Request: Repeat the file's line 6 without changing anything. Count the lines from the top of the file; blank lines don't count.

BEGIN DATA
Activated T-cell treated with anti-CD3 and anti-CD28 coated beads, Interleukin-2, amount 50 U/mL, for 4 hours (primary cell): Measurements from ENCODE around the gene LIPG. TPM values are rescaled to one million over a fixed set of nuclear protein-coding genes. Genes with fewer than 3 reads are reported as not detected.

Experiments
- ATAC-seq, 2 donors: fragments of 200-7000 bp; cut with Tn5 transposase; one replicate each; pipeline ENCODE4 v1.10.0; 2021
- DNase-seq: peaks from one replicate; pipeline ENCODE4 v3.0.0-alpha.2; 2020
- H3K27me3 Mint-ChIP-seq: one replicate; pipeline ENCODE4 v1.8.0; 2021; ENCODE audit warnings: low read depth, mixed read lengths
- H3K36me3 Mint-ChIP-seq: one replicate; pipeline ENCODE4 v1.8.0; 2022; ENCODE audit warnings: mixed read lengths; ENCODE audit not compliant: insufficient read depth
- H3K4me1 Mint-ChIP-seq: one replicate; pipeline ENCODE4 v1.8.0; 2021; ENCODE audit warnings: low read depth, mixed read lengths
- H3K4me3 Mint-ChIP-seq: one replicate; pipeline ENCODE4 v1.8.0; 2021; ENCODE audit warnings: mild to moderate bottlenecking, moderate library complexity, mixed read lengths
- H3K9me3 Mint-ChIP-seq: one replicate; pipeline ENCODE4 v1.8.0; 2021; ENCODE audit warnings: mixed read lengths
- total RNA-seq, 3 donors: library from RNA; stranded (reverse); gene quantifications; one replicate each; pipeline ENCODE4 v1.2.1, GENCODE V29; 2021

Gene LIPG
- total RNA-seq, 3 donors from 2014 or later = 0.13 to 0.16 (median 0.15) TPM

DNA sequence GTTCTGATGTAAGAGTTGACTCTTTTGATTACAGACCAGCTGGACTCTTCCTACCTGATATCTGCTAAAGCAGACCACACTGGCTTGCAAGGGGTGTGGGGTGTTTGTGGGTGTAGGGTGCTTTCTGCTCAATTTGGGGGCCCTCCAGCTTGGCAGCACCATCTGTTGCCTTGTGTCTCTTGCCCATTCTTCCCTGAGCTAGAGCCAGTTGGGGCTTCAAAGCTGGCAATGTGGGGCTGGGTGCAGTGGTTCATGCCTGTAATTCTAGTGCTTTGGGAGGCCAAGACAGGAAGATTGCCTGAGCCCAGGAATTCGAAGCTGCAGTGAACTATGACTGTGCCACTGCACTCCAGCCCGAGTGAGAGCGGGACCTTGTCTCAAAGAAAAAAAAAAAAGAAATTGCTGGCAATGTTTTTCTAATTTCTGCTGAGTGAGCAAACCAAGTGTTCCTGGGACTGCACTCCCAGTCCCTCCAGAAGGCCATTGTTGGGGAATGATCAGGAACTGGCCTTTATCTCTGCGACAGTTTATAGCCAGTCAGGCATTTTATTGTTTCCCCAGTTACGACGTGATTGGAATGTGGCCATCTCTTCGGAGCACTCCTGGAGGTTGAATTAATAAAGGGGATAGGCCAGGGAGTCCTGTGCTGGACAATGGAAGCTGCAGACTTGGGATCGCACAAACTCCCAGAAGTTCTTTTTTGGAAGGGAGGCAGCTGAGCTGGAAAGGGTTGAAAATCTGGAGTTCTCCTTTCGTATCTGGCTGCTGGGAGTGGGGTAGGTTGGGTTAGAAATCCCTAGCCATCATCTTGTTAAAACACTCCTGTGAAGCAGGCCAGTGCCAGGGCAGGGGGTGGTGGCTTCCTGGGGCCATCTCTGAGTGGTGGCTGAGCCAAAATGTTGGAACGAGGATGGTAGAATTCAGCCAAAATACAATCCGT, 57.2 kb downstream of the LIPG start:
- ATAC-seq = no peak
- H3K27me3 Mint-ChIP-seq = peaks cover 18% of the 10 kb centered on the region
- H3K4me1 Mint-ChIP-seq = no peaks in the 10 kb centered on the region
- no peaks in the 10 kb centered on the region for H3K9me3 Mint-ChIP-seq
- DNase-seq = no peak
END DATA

- H3K36me3 Mint-ChIP-seq: one replicate; pipeline ENCODE4 v1.8.0; 2022; ENCODE audit warnings: mixed read lengths; ENCODE audit not compliant: insufficient read depth